What do you need when moving to Prague?
Being a foreigner in Prague
Moving to a new country is a scary and exciting process! Many of us get caught up on planning the move, researching places to see and events to go to. But we forget to take care of the less exciting but necessary hardships of a new life abroad.
The obvious first steps are to find a place to live. Some people start off in a hotel while looking for their own apartment, but the illusion of the glamour associated with daily room service and a stranger making your bed quickly fades. A hotel room will never be ‘home’ and even a short-term rental can be a better option. Finding accommodation can be frustrating but once you do, you’re half way there!
Once you’re settled in and enjoying living in Prague, the next step is to make sure that you can actually stay. The dreaded process that you simply can’t avoid is immigration. But the actual process is a lot less painful than it seems. The main thing is to come in well-read and knowing what you need to bring. The process is slightly different for EU citizens than it is for non-EU citizens – who are all referred to as 3rd world citizens so try not to get too offended. A lot of foreigners don’t want to risk doing it themselves and get help from companies who specialize in immigration issues.
Other than proof of accommodation foreigners are also asked to bring a valid document showing that they have Czech health insurance. On the topic of insurance, you can never be too safe – insuring your flat is actually very cheap. For as little as several hundred CZK you can have all your belongings secured! Some rental contracts even mention that the tenant is obliged to get household insurance and is responsible for costs of repair if something unfortunate happens.
Then we get to all the little things that make life easier. Starting with the Opencard - a tram pass that will make your life so much easier because it can be topped up online (and it will save you from an 800czk fine!) Then you need a Czech phone number and bank account. If you’re overwhelmed with remembering to pay for rent and phone bill you can ask your bank to set up an automatic payment!
Once all the necessary things are taken care of there are a few extras that only some people need or want. Some students who want to study at Czech universities need to provide a nostrification of their studies or take an exam that proves that their high school education is equivalent to Czech high schools. If you want to work as a freelancer and teach English for example you need a trade license which is simple to get. The perks are that you don’t pay taxes if your yearly income is relatively low – however you need to pay for your own social and health insurance.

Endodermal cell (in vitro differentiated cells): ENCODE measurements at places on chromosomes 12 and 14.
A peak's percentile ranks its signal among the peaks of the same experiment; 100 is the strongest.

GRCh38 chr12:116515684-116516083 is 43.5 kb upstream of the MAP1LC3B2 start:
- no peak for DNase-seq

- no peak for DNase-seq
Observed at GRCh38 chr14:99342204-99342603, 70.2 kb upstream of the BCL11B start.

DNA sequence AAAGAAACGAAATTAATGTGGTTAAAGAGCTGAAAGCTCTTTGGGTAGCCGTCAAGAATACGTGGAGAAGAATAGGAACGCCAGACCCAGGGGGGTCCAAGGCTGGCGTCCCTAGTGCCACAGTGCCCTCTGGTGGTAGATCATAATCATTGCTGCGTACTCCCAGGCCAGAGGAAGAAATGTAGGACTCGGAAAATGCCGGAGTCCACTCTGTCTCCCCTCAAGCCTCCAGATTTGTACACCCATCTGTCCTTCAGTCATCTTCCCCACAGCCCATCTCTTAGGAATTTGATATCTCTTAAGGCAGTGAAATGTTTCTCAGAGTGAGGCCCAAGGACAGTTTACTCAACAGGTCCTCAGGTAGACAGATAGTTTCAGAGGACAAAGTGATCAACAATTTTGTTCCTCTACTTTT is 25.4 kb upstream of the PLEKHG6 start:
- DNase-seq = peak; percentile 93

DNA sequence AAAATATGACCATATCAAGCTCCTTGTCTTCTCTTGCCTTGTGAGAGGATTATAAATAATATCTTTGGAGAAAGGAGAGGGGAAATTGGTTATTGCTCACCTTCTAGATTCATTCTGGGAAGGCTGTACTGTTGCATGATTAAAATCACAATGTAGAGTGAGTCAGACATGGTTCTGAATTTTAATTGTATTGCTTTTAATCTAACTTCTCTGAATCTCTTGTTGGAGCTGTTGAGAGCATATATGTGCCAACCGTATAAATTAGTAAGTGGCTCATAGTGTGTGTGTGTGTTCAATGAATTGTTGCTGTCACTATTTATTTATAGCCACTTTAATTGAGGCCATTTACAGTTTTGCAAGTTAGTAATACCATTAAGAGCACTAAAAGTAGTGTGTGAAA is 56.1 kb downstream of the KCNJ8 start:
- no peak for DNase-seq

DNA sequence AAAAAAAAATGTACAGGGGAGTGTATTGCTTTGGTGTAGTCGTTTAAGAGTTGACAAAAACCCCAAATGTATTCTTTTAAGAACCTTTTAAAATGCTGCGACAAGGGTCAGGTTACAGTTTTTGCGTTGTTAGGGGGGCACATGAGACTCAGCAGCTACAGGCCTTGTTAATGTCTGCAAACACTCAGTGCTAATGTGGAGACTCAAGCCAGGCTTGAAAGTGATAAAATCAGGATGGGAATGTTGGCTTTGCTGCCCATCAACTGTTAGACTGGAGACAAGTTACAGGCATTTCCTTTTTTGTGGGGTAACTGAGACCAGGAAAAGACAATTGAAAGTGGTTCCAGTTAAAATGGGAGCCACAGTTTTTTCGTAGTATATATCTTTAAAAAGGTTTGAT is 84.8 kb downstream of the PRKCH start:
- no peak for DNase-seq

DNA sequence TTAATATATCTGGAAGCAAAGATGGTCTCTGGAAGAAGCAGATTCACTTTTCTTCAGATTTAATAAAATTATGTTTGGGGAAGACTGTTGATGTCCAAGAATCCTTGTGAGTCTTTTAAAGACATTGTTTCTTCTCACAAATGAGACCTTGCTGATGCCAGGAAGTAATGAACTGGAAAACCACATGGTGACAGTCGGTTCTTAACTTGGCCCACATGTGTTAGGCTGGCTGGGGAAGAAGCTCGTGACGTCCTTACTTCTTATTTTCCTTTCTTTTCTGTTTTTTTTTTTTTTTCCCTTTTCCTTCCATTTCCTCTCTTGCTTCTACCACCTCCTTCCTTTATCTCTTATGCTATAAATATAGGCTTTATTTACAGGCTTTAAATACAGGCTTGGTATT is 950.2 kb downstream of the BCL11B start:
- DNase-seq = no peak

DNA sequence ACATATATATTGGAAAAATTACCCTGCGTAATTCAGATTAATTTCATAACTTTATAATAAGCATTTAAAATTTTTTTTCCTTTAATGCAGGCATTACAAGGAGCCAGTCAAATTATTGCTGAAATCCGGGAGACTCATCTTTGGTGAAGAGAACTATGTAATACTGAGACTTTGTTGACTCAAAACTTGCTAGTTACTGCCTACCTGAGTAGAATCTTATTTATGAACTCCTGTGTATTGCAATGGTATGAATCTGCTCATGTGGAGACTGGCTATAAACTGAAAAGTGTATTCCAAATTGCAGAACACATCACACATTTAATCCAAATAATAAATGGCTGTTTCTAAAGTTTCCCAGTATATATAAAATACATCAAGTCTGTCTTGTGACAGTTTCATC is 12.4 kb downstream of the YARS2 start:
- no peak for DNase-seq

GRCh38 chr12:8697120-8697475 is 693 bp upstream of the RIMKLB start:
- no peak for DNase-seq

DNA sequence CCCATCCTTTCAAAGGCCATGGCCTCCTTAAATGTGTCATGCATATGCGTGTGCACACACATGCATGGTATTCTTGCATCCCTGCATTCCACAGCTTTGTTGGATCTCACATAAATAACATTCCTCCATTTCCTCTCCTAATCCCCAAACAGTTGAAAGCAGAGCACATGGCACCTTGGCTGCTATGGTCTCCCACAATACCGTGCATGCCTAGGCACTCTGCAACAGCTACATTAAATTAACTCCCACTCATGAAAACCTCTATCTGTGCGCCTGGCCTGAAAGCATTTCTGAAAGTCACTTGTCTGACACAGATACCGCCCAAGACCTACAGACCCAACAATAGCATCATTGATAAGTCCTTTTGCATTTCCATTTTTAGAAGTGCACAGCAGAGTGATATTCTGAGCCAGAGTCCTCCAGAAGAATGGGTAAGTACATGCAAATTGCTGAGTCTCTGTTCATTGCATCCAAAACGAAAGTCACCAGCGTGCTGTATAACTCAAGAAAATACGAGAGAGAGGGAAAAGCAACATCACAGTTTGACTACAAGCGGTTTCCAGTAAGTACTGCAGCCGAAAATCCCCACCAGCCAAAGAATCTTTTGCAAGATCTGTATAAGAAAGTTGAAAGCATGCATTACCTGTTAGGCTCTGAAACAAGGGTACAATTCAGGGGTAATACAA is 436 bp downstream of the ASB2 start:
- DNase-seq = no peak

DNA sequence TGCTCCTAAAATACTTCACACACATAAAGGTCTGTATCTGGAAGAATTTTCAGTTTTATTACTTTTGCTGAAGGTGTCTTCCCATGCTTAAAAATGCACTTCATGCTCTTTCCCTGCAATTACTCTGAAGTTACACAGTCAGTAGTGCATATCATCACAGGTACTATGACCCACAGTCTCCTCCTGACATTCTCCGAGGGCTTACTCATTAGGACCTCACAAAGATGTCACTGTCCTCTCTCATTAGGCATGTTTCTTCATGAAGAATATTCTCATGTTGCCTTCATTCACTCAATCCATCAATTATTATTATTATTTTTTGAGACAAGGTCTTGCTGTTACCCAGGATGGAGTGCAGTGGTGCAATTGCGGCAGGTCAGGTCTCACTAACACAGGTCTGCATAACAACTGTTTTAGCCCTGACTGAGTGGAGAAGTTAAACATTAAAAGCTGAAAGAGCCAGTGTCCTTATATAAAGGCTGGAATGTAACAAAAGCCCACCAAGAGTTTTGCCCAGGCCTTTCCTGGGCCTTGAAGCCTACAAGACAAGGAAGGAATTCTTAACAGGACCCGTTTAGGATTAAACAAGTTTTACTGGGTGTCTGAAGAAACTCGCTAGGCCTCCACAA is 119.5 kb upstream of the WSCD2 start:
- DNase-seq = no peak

Finally there’s the issue of driving in Prague. Some people wouldn’t even dream of taking on the narrow streets full of temperamental drivers and jay walkers. But those who do experience a whole new challenge: Czech driving school! Even if you’ve been driving for more than 50 years, if you are not from a European country (including some post-communist countries but not Turkey or Albania) then you have to take 3 months of courses and the exam.
Moving to Prague is a great adventure full of excitement, fear and surprises. You will meet new people, experience new things and have the opportunity to start a whole new life. Just keep this list of things in mind to make your move to Prague or anywhere else, because life is full of possibilities!
Summer Time starts March 26 by Raymond Johnston - Prague.TV (Foto: fotolia)
Remember to put you clocks ahead an hour
Prague is 95th most-expensive city by Raymond Johnston - Prague.TV (Foto: fotolia)
The annual chart by the Economist Intelligence Unit confirms that Prague is cheap
Population rises in Prague and the Czech Republic by Raymond Johnston - Prague.TV (Foto: fotolia)
Statistics show immigration was more important than births
The Czech Republic is rising in happiness by Raymond Johnston - Prague.TV (Foto: fotolia)
A report from the UN shows gains in Central and Eastern Europe
Spring makes its way to Prague by Ross Kennerley - Prague.TV (Foto: fotolia)
It is this point in the year where you will begin to see people from all walks of life truly embrace the Prague lifestyle
Saying “I love you” in Czech by Emily Prucha - Prague.TV
How do Czechs feel about expressing endearment (& not just on Valentine's Day)
Malmö versus Prague by by Ross Kennerley - Prague.TV
The two cities have a lot more in common than one may think
Prague ranks among the cheapest cities to move to by Raymond Johnston - Prague.TV (Foto: fotolia)
The Czech capital was 20th but other CEE cities are still cheaper
Foreigners hit record number by Raymond Johnston - Prague.TV (Foto: fotolia)
Ukrainians make up the largest group, while Americans are less than 2 percent
#mezisvymi aims to dispell stereotypes by Raymond Johnston - Prague.TV (Foto: Integration centre of Prague)
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